At 65

Tameka and I took a short walk on our break today and went by the Billy Graham Library. I saw an older couple sitting out front and assume they are retired. It was the way they sat on a bench out front, the woman quietly examining the pink azaleas and the man slowly pulling a piece of paper out of his shirt pocket, his cap shielding the sun from his eyes. I bet they didn’t have a care in the world at that moment. They looked content with no particular place to be. So what if the library closed at 5 when most people get off work? They could come early and still miss traffic.

The man reminded me of my grandfather, minus the glasses. He seemed like the farmer type with few words and lots of wisecracks. I imagined him wearing starched blue jeans and crisp button downs on Sundays with a new pack of Spearmint Trident in his left shirt pocket for church — after the hymns. I bet he orders gravy and biscuits from Hardee’s. He and Papaw could be friends.

The woman also made me smile with her matching pants and sweater. Retired women always have those pants that aren’t jeans but aren’t trousers, either. The kind with the elastic waistband because I guess they figure, “So what? I’m retired now. I’ll eat whatever I want and visit the library during work hours just because I can.” They wear flower prints, and if they’re like Mamaw, always carry a purse-sized tube of Curél. They smile as if to say, “I’m ready to dish out wise advice whenever you’re ready.”

I hope when I’m 65, I can enjoy a warm afternoon on a bench without being in a hurry. I hope I don’t freak out when I find gray hairs, and I hope I’m not offended when someone gives me the senior citizen’s discount, although I don’t drink coffee, so maybe they’ll let me use it for ice cream. I hope I embrace my laugh lines and still wear red dresses. I hope I’m in the Red Hat Society. I hope people hold doors open for me so I can say things like, “Thank you, young man,” and I hope Pete still calls me his bride. Most of all, I hope I have kids who come over and do the dishes for me because I’m sure I’ll be sick of it by then.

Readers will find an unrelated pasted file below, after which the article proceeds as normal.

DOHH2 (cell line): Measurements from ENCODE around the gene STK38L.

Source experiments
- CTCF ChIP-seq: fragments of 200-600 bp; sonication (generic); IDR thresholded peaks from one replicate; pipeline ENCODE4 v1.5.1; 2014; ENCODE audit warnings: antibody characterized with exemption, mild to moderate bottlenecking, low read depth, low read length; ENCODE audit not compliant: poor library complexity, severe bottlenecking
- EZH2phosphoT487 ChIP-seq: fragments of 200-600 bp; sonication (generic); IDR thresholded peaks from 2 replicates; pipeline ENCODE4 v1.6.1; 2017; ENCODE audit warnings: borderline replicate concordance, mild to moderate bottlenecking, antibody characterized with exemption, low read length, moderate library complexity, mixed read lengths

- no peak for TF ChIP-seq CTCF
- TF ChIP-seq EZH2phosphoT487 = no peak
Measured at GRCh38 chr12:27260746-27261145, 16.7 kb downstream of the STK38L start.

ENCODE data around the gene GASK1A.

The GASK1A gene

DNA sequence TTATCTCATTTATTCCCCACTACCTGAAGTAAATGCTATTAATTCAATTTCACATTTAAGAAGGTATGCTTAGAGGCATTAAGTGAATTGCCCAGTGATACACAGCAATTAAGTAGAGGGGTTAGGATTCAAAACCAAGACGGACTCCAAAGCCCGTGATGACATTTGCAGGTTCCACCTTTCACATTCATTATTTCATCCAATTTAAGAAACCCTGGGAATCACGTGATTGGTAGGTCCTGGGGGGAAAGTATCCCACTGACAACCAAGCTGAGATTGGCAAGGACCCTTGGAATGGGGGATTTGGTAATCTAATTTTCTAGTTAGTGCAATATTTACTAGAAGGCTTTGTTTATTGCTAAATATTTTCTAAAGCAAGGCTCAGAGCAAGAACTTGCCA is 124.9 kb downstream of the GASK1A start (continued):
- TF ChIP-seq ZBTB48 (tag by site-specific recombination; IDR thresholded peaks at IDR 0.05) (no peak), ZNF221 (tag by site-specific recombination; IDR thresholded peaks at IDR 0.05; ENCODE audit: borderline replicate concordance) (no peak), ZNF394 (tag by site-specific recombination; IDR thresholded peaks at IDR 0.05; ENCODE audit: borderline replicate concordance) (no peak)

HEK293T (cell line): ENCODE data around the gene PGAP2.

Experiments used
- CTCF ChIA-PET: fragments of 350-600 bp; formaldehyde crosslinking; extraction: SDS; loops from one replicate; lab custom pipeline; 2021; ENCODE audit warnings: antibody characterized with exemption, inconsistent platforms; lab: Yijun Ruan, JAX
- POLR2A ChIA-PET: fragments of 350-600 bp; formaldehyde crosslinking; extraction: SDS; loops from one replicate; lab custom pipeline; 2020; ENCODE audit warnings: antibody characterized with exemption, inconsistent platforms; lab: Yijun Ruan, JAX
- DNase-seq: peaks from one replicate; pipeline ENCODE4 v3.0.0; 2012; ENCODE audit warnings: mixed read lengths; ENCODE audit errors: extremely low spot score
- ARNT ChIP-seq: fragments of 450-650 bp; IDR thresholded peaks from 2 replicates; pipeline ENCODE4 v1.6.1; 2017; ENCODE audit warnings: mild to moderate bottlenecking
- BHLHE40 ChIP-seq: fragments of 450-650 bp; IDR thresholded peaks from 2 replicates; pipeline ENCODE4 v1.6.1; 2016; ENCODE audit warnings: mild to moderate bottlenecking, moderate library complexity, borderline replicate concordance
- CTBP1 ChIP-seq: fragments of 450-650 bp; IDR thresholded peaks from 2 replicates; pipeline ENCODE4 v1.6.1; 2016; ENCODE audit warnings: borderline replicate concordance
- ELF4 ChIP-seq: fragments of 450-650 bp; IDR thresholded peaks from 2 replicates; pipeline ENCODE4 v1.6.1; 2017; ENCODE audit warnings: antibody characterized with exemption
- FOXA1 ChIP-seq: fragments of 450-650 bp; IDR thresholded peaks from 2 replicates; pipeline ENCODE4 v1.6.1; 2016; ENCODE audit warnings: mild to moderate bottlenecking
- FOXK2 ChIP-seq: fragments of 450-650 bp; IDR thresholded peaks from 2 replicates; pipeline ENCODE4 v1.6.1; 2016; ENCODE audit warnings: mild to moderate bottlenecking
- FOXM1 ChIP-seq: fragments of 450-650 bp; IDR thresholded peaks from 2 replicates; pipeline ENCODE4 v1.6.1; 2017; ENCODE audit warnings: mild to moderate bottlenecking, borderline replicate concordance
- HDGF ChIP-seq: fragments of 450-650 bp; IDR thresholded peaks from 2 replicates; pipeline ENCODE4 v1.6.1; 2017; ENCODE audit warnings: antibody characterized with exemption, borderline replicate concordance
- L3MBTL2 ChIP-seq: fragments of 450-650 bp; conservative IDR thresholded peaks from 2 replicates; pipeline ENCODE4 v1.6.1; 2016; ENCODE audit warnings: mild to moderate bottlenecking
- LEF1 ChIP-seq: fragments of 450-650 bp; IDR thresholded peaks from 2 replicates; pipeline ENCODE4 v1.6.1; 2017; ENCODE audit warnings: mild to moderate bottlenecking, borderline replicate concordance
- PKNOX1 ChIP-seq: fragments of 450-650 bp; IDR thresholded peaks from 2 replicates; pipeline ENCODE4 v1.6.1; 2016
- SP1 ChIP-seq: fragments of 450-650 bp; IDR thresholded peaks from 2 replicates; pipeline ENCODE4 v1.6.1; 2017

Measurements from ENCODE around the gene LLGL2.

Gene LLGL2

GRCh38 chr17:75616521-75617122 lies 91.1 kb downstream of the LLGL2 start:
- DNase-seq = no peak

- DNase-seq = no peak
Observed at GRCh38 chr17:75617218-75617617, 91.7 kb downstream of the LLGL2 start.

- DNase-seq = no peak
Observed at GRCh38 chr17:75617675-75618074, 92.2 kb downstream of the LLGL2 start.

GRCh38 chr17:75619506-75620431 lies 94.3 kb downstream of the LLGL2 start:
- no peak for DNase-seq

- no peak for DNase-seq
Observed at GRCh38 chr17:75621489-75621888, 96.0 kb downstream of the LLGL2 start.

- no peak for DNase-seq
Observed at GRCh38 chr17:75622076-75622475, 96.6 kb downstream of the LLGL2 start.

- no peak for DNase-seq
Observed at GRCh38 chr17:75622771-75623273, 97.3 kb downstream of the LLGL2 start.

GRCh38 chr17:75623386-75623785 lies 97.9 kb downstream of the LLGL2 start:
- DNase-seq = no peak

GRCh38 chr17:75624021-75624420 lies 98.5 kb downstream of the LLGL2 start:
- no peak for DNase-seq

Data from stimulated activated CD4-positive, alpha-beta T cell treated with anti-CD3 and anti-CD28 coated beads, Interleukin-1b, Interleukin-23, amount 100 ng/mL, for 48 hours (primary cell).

(By the way, I can’t figure out how to get my picture captions clearer and it’s maddening, so I stopped trying. Maybe by 65 things like that won’t frustrate me.)

My grandparents listening to my iPod at Thanksgiving one year.

Papaw playing Pictionary one Christmas.

Mamaw on the cruise ship in Seattle before we set off for Alaska.


One thought on “At 65

  1. Hey, I’ll make sure they see this. It wll make them smile and feel so special. Can’t wait to show them. Love, Mom PS – DO wear red dresses and DO be very comfortable in your own skin and DON”T ever give up letting the wind blow in your hair with the radio on in your car or swinging or ice cream. Life is too short not to enjoy all the simple things that can bring such joy. We need a roadtrip! Love you, MOM


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